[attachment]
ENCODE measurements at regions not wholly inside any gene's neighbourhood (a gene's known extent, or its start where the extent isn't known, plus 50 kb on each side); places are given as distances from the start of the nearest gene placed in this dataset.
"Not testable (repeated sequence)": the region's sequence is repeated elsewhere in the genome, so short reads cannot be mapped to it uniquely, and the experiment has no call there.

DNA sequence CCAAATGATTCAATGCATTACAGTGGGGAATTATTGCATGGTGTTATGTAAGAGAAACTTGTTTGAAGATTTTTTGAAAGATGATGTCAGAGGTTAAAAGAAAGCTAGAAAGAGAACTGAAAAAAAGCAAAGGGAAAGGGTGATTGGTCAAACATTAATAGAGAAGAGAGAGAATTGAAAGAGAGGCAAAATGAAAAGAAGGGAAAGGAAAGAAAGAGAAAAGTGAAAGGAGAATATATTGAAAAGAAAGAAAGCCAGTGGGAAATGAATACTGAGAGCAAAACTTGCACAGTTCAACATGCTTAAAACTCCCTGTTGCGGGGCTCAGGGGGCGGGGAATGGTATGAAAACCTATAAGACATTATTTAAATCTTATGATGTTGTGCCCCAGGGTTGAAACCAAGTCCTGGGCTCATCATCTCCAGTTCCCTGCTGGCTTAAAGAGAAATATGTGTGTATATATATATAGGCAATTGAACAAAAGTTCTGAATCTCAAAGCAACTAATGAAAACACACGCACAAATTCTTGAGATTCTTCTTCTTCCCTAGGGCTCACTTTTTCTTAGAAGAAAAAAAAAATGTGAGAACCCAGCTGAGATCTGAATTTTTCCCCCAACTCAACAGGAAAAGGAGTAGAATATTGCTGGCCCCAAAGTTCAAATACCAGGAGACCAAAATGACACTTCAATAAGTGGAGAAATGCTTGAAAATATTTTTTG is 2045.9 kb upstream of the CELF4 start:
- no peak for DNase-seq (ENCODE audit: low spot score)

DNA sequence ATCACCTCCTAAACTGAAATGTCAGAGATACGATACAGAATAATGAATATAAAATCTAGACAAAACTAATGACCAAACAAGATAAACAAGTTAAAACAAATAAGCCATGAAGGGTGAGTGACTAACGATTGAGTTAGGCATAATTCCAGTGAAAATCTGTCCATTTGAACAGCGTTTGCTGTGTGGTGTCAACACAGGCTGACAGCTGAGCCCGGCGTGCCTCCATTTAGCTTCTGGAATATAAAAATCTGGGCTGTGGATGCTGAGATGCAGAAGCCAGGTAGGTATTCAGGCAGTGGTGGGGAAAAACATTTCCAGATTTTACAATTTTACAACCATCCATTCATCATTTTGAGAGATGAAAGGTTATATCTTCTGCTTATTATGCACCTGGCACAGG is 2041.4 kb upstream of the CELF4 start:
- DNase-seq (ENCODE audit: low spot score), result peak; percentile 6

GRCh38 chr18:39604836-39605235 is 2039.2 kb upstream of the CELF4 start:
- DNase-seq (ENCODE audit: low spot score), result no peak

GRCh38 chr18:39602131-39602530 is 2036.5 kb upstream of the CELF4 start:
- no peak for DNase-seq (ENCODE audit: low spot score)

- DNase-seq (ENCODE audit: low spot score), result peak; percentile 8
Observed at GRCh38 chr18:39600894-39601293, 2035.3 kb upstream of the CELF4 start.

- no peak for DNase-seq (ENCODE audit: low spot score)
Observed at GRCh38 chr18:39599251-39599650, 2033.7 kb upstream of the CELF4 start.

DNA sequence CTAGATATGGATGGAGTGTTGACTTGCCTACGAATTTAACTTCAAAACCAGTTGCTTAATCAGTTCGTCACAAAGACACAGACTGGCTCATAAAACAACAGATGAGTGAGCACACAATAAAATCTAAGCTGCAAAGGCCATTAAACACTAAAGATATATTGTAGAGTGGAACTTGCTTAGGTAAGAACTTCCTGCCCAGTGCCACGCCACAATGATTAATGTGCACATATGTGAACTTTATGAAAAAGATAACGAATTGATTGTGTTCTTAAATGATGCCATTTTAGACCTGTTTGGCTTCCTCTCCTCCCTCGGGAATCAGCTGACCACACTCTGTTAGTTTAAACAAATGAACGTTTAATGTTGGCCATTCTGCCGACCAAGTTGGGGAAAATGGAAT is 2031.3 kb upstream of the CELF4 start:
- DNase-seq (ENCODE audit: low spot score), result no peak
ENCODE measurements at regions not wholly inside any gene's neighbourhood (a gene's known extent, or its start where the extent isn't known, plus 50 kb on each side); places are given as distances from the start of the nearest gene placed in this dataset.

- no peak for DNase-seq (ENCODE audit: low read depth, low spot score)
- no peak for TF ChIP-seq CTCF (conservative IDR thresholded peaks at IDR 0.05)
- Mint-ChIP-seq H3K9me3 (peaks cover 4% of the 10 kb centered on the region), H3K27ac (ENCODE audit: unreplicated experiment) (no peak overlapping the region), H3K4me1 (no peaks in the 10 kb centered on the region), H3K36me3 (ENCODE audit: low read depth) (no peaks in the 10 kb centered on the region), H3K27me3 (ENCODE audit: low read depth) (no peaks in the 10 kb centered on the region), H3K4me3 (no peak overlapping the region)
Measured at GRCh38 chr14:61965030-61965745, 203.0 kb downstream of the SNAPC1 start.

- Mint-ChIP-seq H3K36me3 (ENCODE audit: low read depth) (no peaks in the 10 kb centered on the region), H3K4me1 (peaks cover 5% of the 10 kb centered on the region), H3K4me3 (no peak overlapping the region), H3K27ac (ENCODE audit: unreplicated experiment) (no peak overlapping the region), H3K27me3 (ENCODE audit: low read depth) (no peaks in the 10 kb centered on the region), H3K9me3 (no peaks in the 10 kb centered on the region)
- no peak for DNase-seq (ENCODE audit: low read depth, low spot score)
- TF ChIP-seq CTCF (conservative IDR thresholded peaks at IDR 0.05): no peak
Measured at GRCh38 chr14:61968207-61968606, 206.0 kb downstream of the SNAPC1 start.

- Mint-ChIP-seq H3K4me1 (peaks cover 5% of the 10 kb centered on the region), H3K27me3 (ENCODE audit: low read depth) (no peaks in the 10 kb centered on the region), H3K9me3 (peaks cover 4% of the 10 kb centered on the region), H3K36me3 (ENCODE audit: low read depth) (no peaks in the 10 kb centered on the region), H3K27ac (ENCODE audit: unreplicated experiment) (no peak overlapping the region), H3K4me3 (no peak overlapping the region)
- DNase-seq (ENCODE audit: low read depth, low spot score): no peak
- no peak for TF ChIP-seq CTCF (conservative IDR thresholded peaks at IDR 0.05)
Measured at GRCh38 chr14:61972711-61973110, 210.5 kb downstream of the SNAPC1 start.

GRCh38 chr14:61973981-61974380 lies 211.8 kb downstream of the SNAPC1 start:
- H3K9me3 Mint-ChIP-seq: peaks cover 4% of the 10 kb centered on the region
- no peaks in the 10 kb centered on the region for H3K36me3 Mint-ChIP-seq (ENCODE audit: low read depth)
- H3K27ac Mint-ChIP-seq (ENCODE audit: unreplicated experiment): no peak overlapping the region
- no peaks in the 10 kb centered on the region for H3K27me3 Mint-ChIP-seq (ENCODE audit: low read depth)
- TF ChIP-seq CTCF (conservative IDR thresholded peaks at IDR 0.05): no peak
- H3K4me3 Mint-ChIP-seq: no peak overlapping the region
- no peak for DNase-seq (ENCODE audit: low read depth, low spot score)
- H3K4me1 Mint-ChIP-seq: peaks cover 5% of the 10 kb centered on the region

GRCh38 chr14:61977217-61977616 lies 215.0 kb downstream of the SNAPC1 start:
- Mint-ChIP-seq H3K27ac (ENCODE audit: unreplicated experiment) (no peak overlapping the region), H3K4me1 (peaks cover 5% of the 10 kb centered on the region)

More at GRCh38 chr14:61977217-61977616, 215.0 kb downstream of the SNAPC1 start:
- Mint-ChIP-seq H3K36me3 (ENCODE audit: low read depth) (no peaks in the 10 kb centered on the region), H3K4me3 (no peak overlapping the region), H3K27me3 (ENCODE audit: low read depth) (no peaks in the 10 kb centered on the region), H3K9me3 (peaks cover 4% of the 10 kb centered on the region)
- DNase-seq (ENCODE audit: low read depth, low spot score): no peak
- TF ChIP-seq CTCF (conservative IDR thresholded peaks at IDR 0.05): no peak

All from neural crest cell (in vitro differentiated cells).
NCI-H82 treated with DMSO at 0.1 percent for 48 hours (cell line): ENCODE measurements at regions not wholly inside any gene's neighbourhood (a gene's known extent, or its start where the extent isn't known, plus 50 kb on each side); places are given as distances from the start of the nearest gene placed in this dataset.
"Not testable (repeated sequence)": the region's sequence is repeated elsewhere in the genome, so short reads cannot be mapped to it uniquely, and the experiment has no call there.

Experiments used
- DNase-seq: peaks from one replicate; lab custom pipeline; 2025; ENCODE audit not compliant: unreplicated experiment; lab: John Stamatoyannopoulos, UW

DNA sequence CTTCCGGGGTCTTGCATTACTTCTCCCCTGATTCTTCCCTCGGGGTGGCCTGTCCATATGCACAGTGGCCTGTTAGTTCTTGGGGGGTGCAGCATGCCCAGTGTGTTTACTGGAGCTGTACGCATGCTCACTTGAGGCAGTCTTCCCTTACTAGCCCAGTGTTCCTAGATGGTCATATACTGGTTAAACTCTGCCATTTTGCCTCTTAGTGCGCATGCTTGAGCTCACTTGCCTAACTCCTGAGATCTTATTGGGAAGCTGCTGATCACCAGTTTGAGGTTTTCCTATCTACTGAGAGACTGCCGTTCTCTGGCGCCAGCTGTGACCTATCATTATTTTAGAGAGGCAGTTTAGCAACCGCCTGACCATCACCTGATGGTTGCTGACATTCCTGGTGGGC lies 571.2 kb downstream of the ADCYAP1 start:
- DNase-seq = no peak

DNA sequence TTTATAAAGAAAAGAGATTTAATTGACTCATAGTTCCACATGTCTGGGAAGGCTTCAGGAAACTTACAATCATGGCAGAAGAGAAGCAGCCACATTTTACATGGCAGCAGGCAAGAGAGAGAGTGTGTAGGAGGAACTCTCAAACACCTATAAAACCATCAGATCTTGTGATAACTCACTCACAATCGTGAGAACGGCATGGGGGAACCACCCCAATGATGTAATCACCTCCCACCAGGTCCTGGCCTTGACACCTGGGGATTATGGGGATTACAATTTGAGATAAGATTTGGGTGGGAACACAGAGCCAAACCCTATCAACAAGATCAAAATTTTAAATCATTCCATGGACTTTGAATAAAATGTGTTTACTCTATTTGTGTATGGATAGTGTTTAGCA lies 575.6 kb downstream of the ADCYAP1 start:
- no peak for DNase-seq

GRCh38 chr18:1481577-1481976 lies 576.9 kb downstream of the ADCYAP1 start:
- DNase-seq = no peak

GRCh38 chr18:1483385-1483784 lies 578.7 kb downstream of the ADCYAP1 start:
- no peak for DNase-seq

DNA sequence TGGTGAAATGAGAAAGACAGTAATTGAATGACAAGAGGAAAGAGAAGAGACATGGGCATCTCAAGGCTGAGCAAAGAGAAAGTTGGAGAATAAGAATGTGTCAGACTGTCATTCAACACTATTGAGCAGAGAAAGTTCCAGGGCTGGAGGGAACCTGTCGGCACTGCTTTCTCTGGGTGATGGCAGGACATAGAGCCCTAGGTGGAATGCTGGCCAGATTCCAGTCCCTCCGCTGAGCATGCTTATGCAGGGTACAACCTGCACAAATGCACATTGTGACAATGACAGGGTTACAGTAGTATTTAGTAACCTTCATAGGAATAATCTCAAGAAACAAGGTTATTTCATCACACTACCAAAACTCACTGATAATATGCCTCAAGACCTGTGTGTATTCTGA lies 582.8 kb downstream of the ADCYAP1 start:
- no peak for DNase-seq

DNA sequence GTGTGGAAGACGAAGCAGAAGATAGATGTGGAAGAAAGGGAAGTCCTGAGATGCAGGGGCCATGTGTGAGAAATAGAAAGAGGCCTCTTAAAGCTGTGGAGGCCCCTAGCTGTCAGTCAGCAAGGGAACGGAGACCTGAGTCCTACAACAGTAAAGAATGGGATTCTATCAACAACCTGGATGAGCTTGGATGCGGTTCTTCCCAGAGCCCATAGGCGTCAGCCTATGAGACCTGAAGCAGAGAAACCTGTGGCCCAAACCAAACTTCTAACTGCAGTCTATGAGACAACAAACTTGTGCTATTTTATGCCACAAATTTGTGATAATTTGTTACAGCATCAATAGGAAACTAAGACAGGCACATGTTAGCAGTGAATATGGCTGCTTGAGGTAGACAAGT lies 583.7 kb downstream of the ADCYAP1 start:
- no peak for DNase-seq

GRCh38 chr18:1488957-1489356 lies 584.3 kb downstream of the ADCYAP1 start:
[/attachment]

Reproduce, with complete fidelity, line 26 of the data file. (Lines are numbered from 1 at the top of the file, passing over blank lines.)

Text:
- Mint-ChIP-seq H3K4me1 (peaks cover 5% of the 10 kb centered on the region), H3K27me3 (ENCODE audit: low read depth) (no peaks in the 10 kb centered on the region), H3K9me3 (peaks cover 4% of the 10 kb centered on the region), H3K36me3 (ENCODE audit: low read depth) (no peaks in the 10 kb centered on the region), H3K27ac (ENCODE audit: unreplicated experiment) (no peak overlapping the region), H3K4me3 (no peak overlapping the region)